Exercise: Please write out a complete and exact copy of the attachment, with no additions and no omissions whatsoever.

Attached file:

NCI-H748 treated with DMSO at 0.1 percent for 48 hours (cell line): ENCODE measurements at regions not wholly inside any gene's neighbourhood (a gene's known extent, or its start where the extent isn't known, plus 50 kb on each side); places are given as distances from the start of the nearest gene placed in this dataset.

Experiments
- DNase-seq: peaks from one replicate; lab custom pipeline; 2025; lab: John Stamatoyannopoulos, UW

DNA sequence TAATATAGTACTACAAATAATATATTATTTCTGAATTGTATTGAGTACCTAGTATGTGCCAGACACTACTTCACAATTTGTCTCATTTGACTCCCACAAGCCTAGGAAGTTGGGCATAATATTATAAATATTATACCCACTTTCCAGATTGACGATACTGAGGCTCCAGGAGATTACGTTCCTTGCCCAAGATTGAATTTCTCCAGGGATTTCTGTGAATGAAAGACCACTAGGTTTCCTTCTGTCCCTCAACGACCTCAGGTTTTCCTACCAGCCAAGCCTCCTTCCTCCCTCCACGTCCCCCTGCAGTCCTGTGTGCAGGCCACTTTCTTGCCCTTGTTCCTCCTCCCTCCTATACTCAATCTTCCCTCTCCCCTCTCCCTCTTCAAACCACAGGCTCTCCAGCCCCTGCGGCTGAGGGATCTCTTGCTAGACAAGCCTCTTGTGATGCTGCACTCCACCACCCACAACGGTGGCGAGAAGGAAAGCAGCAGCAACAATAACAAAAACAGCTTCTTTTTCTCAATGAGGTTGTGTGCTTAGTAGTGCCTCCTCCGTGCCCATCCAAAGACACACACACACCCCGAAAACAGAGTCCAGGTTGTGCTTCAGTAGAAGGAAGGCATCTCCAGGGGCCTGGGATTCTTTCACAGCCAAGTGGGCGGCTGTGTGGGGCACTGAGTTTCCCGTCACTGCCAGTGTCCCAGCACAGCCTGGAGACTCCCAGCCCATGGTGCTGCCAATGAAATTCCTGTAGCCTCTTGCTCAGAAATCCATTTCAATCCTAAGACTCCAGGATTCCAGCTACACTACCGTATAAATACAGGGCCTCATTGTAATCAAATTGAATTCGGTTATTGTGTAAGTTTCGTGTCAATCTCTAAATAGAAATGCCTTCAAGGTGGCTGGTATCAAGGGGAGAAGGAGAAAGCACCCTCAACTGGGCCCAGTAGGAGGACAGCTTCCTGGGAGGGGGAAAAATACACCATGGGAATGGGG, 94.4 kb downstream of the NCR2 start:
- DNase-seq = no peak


NCI-H748 treated with DMSO at 0.1 percent for 48 hours (cell line): ENCODE measurements at regions not wholly inside any gene's neighbourhood (a gene's known extent, or its start where the extent isn't known, plus 50 kb on each side); places are given as distances from the start of the nearest gene placed in this dataset.

Experiments
- DNase-seq: peaks from one replicate; lab custom pipeline; 2025; lab: John Stamatoyannopoulos, UW

DNA sequence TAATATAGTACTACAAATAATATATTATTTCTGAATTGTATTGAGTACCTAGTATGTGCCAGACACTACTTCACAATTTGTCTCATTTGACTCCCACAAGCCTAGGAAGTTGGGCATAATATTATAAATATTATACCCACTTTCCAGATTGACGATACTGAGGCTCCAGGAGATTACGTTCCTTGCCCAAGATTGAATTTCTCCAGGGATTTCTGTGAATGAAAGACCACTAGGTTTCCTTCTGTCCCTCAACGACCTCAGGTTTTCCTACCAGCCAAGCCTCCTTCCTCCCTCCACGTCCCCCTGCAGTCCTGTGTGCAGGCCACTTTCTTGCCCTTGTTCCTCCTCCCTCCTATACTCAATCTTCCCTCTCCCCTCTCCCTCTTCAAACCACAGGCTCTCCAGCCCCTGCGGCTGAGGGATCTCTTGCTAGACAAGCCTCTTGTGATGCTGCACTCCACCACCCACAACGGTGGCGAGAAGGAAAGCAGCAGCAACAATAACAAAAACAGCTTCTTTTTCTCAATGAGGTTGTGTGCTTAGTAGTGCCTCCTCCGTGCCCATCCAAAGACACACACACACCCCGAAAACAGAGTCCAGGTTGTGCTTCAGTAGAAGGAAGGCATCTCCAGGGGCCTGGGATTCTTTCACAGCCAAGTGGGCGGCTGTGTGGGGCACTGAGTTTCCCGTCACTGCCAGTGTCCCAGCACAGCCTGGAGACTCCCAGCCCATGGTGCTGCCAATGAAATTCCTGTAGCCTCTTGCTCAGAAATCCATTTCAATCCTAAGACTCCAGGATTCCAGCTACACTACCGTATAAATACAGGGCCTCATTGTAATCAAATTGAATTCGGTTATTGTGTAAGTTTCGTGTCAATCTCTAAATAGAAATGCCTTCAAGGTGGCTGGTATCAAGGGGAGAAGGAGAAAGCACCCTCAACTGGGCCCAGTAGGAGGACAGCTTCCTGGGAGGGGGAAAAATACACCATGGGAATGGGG, 94.4 kb downstream of the NCR2 start:
- DNase-seq = no peak